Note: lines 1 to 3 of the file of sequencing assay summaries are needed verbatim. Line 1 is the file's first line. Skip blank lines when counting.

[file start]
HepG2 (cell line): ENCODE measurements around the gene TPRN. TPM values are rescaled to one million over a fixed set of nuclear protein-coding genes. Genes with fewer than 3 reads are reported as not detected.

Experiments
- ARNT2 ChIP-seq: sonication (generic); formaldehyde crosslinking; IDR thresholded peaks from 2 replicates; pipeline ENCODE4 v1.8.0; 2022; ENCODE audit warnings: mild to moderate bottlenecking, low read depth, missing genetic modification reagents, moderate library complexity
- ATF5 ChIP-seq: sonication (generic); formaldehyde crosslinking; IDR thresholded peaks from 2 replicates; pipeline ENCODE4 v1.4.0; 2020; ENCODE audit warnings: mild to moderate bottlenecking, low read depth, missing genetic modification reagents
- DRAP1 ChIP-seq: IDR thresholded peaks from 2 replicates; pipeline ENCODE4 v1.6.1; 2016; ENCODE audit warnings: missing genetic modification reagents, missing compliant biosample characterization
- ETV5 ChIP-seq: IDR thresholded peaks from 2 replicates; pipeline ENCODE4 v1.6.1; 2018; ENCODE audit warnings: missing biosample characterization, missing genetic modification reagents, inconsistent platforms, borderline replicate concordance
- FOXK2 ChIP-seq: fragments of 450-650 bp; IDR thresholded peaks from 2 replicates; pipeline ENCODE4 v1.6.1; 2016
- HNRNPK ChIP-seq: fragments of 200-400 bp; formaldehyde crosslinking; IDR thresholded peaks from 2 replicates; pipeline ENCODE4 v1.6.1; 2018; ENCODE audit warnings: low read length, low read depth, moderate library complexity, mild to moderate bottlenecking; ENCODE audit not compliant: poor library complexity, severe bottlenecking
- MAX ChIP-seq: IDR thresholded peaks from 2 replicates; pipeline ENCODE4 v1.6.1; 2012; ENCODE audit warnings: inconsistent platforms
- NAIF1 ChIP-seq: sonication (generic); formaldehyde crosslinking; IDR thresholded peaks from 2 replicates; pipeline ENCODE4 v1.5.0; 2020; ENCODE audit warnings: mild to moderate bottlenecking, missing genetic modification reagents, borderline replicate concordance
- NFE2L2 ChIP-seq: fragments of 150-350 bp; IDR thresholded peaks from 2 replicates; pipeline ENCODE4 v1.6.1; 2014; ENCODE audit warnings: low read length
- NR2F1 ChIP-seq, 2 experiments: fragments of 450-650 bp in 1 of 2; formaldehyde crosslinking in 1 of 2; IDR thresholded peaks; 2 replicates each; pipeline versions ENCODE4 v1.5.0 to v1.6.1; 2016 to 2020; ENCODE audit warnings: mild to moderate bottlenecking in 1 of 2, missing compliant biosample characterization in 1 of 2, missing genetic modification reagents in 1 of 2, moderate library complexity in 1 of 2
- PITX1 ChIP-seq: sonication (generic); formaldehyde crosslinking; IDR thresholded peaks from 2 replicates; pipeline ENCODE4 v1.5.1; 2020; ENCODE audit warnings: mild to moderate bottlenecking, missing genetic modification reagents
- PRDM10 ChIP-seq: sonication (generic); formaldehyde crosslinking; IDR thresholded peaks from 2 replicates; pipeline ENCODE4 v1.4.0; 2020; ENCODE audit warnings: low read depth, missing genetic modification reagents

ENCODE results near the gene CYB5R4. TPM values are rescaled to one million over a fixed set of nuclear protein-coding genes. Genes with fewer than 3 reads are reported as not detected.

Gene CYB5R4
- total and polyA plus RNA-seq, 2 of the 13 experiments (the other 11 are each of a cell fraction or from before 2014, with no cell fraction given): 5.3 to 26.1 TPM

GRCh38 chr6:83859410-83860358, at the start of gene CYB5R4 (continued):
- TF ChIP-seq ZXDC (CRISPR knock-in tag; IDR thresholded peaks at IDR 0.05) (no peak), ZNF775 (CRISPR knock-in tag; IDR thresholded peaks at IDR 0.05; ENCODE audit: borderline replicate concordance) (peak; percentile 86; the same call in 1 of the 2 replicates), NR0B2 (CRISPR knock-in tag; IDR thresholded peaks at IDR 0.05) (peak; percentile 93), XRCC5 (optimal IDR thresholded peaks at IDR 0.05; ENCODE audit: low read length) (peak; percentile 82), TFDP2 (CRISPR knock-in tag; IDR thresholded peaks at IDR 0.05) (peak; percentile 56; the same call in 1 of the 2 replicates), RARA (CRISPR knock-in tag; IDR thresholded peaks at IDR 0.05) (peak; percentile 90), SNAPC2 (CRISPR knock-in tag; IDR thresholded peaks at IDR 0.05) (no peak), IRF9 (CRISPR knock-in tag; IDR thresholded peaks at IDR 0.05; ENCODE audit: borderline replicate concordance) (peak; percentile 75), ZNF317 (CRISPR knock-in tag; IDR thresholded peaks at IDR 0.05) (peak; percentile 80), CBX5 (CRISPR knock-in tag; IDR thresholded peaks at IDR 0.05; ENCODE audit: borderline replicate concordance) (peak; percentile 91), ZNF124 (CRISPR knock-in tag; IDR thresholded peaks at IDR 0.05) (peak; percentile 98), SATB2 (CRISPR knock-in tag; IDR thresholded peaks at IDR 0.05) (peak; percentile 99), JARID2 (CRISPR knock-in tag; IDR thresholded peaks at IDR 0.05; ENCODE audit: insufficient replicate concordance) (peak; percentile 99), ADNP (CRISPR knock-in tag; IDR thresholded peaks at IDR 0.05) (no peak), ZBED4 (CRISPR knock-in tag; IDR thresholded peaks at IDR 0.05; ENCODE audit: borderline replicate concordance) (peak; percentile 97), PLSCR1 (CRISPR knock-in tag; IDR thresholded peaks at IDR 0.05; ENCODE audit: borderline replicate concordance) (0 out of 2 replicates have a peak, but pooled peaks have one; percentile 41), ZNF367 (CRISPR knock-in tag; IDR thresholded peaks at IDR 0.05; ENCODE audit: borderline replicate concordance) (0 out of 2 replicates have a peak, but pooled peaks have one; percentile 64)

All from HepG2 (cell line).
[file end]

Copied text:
HepG2 (cell line): ENCODE measurements around the gene TPRN. TPM values are rescaled to one million over a fixed set of nuclear protein-coding genes. Genes with fewer than 3 reads are reported as not detected.

Experiments
- ARNT2 ChIP-seq: sonication (generic); formaldehyde crosslinking; IDR thresholded peaks from 2 replicates; pipeline ENCODE4 v1.8.0; 2022; ENCODE audit warnings: mild to moderate bottlenecking, low read depth, missing genetic modification reagents, moderate library complexity